Comments

Harvest is about finished — 8 Comments

  1. Erin,

    Yep you can order from me but like I told Rick, it would be faster to get it through Amazon or Mason Marshall Press as I won’t get my copies until later on in the ball game.

  2. zelda,

    Yes, I know all of that. I planted the parsnips as a “well I have a space, I’ll tuck in a row of parsnips”. We always add manure in the fall, and it is well rotted then. But Will got a little generous with it and you see what happens. We definitely have rocky soil but have picked truckloads out so it’s not very rocky any more. Our carrots are straight…mostly. But the weird parsnips did can up and taste great anyway. No carrot flies nor root knot nematodes here. Thank goodness.

  3. Rick,

    Sure, you can order from me. But it’s faster to get it through either Amazon or Mason Marshall Press. You can then send it on to me for signing if you’d like. Either way I’m happy to have you as a Jess Hazzard fan!

    The two of us won’t be hunting this year. We’ve got a steer to butcher this month and the deer had a hard time, the winter before last so we’re giving them a break to recuperate. David will be hunting though so we may end up with some venison anyway. He usually comes up with a deer. And all of us certainly watch out for the “other” hunters. Luckily we live in the middle of nowhere and few hunters venture here.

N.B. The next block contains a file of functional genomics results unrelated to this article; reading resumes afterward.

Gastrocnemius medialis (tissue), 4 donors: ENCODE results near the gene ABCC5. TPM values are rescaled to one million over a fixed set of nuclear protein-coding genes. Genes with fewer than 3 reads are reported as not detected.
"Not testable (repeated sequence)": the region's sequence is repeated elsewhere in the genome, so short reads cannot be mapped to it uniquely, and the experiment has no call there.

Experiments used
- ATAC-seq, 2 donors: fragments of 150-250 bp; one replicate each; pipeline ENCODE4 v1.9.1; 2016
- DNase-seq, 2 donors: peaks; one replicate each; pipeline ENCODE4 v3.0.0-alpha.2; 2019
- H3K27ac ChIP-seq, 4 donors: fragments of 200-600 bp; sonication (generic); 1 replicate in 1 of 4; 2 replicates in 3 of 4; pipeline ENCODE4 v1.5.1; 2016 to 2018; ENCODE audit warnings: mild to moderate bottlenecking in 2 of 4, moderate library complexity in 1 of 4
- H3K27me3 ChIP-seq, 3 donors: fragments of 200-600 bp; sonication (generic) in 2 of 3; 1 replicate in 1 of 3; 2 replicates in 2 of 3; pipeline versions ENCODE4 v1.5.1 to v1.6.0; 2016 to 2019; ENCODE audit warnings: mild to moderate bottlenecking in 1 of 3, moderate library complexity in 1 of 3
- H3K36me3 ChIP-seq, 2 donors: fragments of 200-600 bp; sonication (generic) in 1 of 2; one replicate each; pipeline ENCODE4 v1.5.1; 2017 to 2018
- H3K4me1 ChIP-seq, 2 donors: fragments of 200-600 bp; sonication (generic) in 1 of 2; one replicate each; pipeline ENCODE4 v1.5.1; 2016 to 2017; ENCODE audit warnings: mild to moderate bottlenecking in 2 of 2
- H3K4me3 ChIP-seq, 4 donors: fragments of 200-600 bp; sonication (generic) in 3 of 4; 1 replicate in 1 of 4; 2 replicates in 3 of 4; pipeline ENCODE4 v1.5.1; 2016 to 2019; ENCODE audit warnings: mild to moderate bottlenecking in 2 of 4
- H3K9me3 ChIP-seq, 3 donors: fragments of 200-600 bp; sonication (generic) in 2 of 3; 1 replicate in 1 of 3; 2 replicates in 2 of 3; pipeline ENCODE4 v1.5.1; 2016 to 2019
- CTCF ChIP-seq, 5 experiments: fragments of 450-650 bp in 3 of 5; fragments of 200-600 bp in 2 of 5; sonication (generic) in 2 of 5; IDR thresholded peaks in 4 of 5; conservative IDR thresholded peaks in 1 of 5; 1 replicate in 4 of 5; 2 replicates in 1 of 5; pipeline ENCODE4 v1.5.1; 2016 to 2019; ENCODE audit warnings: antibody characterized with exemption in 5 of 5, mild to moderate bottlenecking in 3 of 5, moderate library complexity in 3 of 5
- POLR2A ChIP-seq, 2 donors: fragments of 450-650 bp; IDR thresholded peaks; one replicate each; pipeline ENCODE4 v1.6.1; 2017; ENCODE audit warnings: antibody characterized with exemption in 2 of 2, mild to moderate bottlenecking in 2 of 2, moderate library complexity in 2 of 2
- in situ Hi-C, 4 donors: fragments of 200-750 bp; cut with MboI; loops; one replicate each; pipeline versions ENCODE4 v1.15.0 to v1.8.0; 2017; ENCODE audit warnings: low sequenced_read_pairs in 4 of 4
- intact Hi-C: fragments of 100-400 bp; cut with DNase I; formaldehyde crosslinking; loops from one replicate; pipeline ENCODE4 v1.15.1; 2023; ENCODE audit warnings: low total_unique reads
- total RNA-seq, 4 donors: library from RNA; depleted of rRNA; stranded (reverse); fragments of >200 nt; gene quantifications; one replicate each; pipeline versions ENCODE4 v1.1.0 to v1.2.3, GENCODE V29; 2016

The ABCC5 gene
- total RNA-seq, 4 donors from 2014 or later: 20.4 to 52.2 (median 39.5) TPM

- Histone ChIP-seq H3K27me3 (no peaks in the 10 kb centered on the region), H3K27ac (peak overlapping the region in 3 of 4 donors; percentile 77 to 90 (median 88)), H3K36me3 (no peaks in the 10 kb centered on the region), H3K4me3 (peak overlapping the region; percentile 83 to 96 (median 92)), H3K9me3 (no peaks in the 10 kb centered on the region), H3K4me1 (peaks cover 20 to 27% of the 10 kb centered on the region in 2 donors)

4. Hi Jackie,
    Oh YAY! SO looking forward to book # three! Could I order an autographed copy directly from you?
    As always, I appreciate these wonderful blogs and photos, as well as your articles and column in the Backwoods Home magazine. Your experience and knowledge passed on to the rest of us is invaluable. Thank you. Erin Porter

  5. When that happens to carrots it’s usually caused by too much nitrogen in the soil, usualy from manuring but it can also happen with fertilizer or with runoff from another heavily fertilized area. Nitrogen is very mobile in the soil. And you mentioned that the soil they grew in was heavily manured. Manure for root crops is best applied in the early fall and left to decompose over at least one winter before the soil is used for crops. Nitrogen can also contaminate surface and groundwater if it is applied at a rate in excess of what plants can use. Rocky soil and carrot fly and root knot nematode can also cause multiple roots.

  6. Ms Jackie, I am so excited that Winter of the Wolves has a release date!!!! I plan to direct order my copy from you unless you tell us not to do so.

    Was wondering if you and Will plan to hunt big game this year…I hope you are immensely successful if yo choose to go. Watch out for the crazies who can’t tell a calf from an elk, or what ever. Rick

  7. Looking forward to the newest book! Loved the other two, have them on my Kindle.
    That is sure some weird-looking parsnip! When we grew them here in Maine we left them in the ground all winter and dug them up in the spring. Nice and sweet.

  8. That’s really a pretty pumpkin, but the parsnip is just plain creepy! I’m glad they still taste good.